With a busy week behind you and the weekend within reach, there’s no shame in taking things a bit easy on Friday afternoon. With this in mind, every Friday TriplePundit will give you a fun, easy read on a topic you care about. So, take a break from those endless email threads, and spend five minutes catching up on the latest trends in sustainability and business.
In my quest for a more sustainable Thanksgiving meal this year, I decided take a values-based investing approach. Why not apply the same ESG (environmental, social and governance) principles that I write about in sustainability reports to this marquis meal?
So, I began by screening the traditional Thanksgiving menu, focusing on the most material issues, which I identified as the environmental footprint of the largest single component -- the turkey. Then I looked for a more responsible alternative.
With thousands of other identical fowl, our turkey would have spent its short life tightly packed indoors with other doomed gobblers, eating feed laced with hormones and antibiotics to fatten it up as quickly and cheaply as possible. Bred to develop large, white meaty breasts, these birds are so top-heavy that they’re unable to reproduce naturally, have difficulty standing up on their own and can’t feed the old-fashioned way, pecking around for bugs and such.
It quickly became apparent that given the big bird’s poor treatment, lack of genetic diversity and chemical diet, this option had several practices that didn’t align with my personal values.
As if that weren’t enough, further research revealed two other considerations that clinched the decision. During the processing, the turkey probably would have been injected with chemical additives, aka “tenderizing solution,” which poultry processors add to overcome the tastelessness of the bland flesh. Finally, the energy footprint of a frozen bird includes Scope 2 greenhouse gas emissions incurred during freezing, transportation and refrigeration.
Heritage: A trendy but pricey option are heritage turkeys, old breeds no longer commercially produced and in danger of dying out. They grow more slowly than the broad breasted white and are thus more costly to produce. These classic breeds include Jersey buff, bourbon red, standard bronze and narragansett, among others, with plumage as colorful as their names and hearty flavor as rich as their heritage.
Most heritage breeds originated in the United States and were featured on Thanksgiving dinner tables long before they were displaced by the introduction of the broad breasted white and industrial farming. Through the efforts of Slow Food USA, the American Livestock Breed Conservancy and other groups, they are slowly regaining popularity and are available in limited supply. They’re not yet regulated, so any bird other than a broad breasted white could be dubbed “heritage.” It’s best to know your provider and ask questions. These birds tend to be leaner, so it’s important to avoid over-cooking them.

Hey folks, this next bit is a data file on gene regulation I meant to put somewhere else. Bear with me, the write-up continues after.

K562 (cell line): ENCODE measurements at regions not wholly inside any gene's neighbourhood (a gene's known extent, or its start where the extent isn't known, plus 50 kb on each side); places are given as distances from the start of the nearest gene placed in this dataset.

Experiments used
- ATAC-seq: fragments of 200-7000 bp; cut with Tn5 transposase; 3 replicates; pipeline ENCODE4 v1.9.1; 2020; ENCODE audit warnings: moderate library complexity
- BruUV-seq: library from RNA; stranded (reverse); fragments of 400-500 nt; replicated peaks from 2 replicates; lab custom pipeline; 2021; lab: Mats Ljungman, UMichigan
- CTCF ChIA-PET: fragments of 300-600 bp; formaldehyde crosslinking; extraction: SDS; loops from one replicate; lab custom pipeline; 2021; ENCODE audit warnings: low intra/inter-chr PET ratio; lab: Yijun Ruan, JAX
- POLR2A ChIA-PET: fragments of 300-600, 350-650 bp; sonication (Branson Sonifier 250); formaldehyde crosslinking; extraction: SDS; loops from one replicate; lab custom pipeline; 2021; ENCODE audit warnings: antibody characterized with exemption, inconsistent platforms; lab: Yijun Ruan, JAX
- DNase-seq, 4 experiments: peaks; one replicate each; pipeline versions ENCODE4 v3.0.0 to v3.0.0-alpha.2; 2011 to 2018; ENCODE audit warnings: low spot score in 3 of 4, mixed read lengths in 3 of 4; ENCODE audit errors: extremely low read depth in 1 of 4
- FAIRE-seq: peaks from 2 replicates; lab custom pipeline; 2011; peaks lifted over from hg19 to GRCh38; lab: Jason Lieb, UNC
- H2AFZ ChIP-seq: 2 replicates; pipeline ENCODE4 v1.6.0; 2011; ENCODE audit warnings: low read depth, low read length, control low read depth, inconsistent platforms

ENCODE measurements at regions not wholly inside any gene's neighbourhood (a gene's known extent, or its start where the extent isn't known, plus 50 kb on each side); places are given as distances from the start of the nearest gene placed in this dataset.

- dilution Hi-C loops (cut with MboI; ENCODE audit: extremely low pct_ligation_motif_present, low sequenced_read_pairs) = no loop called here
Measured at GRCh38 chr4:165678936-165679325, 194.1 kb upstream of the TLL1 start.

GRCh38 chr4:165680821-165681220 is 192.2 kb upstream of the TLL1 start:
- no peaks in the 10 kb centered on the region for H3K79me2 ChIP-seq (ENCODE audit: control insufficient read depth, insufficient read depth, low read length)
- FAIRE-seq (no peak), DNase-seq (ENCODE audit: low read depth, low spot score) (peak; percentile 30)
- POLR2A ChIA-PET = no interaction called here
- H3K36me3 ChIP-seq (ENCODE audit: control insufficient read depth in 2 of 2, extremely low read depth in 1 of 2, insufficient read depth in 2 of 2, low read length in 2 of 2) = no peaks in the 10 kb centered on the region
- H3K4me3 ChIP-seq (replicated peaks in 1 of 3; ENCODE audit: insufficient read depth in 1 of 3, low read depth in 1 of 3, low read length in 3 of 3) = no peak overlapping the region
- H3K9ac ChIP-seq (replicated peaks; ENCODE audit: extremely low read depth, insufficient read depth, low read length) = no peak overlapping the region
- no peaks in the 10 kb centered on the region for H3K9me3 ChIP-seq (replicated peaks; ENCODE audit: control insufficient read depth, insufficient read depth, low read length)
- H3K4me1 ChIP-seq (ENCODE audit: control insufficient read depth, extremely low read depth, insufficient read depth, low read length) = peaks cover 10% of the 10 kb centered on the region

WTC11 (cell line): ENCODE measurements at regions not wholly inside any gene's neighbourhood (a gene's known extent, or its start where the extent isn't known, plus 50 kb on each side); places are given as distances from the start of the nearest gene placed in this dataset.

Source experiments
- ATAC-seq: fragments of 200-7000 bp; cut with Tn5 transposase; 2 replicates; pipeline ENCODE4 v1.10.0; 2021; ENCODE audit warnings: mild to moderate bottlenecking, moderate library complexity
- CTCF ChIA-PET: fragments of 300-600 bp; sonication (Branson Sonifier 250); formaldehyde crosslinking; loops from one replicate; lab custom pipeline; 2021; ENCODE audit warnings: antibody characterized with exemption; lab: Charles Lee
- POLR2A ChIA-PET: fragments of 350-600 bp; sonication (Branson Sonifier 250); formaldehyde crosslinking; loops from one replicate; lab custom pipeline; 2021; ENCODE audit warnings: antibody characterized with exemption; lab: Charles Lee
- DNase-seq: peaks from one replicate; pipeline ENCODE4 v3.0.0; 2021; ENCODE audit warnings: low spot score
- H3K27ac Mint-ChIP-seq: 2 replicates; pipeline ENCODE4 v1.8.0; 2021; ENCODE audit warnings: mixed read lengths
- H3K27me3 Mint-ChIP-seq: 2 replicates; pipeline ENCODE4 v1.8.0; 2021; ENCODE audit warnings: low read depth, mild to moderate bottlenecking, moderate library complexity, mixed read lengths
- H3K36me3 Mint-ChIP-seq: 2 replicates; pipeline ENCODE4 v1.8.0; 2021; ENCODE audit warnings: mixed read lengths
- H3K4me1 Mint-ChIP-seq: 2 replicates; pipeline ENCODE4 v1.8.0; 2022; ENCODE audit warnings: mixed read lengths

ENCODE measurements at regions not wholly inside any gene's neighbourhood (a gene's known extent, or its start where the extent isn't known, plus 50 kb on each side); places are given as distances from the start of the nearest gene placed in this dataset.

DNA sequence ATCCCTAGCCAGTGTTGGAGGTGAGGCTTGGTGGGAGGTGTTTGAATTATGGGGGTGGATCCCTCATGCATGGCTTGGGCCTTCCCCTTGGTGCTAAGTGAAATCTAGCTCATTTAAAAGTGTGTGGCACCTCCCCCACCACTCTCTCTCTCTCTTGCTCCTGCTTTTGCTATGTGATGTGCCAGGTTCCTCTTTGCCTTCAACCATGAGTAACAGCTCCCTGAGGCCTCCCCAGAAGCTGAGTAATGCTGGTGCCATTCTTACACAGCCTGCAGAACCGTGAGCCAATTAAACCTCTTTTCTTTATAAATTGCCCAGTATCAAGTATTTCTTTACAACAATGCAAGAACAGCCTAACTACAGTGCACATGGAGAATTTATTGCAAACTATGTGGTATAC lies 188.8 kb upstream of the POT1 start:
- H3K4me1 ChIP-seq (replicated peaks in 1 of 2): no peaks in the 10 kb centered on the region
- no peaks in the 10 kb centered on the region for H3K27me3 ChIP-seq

Organic: Raised with no antibiotics, no growth enhancers, no pesticides or chemicals, and only organic feed, organic turkeys are considered to be healthier and tastier than the conventional turkeys. Look for the green and white circular USDA Organic label. Organic turkeys can be either broad breasted white or heritage.
Free-range: A legal definition, this term requires that the birds have access to the outdoors, which doesn’t have to be a pasture – it could just be dirt or gravel.
It’s also helpful to understand two other terms.
Pastured: This is a new, non-regulated definition which goes a step beyond free-range in that these birds have had access to grass.
Natural: This terms simply means that the bird contains no added ingredients, has not been injected with flavors or brining, and has been minimally processed.
Despite the evidence that a locally-sourced, pasture-raised heritage turkey incurs lower Scope 2 emissions, supports local suppliers, contributes to genetic diversity and contains no chemical additives, she was unconvinced and plans to serve her freebie broad breasted white bird. Why? None of these issues were material to her.
Had I begun this quest with stakeholder input and a materiality analysis, the two issues that ranked highest with my most important stakeholder would immediately have become apparent: cost and convenience. The research left her unmoved. It appears that we will again dine on a broad breasted white Butterball.
Maybe if I engage in robust stakeholder dialogue over the next year, she’ll be ready for a change by next Thanksgiving. I could even offer to provide a second, more sustainable heritage turkey to serve in addition to her industrially-farmed fare.
Cindy Mehallow is principal of CRM Communications, a woman-owned sustainability communications consulting practice specializing in corporate social responsibility reporting and stakeholder communications. GRI-Certified in sustainability reporting, Cindy has produced award-winning sustainability reports for Fortune 500 clients in a variety of industries.